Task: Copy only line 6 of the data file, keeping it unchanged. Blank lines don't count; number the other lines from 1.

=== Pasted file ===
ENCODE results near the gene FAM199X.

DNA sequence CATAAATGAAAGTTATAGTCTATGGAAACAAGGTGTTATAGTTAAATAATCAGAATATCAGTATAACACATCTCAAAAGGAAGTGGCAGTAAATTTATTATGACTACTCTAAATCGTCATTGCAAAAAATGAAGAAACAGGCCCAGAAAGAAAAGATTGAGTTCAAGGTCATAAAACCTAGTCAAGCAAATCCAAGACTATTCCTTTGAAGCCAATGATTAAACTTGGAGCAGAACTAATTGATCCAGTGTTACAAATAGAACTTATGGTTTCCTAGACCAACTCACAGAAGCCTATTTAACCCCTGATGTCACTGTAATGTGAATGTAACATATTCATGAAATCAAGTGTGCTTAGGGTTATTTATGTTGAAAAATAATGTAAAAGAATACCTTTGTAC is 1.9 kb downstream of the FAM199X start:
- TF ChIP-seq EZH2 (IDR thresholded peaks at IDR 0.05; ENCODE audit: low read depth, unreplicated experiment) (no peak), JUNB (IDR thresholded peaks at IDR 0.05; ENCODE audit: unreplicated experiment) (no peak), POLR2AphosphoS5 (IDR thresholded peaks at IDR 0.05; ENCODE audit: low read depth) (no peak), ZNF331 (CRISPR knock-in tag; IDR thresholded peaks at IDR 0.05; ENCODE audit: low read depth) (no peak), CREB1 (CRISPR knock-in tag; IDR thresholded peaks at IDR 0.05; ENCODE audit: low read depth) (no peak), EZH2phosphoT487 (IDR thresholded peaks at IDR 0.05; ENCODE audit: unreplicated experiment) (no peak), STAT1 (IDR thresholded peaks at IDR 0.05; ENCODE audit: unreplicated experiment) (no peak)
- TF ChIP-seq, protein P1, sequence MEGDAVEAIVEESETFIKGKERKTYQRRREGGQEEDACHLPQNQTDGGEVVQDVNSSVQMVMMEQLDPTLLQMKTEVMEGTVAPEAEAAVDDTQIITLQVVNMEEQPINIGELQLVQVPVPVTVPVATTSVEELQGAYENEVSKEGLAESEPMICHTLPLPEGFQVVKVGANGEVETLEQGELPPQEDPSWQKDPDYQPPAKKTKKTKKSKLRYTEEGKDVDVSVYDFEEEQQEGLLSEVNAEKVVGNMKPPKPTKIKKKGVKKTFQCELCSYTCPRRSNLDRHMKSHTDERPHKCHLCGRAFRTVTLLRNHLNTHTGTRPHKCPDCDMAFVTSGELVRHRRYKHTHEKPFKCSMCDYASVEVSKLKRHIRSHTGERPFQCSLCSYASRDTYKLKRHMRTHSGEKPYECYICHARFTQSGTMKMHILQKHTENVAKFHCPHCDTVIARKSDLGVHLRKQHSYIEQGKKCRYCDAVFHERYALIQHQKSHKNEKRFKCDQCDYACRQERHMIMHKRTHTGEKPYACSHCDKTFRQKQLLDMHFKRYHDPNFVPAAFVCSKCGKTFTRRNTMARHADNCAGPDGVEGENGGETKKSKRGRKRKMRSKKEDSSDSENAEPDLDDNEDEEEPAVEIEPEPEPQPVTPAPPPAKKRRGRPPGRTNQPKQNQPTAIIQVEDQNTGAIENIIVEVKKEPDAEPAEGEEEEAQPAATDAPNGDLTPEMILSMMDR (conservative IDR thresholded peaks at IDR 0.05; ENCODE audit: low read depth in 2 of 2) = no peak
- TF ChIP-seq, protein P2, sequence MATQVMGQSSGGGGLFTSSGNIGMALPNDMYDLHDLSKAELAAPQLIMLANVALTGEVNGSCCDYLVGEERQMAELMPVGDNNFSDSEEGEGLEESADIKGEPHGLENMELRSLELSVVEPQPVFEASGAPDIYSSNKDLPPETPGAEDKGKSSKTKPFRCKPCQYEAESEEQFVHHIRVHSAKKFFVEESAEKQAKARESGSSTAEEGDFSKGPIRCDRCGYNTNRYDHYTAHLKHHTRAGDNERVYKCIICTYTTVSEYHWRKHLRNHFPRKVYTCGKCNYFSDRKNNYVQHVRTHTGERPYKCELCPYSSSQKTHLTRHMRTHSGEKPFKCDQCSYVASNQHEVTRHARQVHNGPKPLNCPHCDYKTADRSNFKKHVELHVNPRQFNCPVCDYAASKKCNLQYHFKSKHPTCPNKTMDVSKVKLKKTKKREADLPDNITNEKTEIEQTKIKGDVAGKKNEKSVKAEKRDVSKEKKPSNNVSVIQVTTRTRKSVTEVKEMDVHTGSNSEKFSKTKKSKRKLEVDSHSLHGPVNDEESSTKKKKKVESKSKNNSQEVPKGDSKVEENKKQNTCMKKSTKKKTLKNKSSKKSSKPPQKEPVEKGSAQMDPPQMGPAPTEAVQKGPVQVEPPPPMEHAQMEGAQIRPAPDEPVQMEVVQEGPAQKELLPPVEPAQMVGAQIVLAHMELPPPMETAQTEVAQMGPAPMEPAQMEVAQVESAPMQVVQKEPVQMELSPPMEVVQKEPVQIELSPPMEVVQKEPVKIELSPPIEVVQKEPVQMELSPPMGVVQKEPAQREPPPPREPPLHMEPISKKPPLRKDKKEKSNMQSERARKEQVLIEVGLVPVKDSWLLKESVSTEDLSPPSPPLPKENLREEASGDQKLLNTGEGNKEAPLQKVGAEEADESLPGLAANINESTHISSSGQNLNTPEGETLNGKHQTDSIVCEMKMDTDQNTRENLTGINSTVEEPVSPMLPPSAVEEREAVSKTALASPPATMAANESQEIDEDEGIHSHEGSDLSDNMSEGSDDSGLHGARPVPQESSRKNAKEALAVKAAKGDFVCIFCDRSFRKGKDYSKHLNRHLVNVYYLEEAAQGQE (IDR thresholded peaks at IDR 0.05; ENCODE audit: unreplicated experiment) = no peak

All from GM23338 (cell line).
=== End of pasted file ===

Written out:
All from GM23338 (cell line).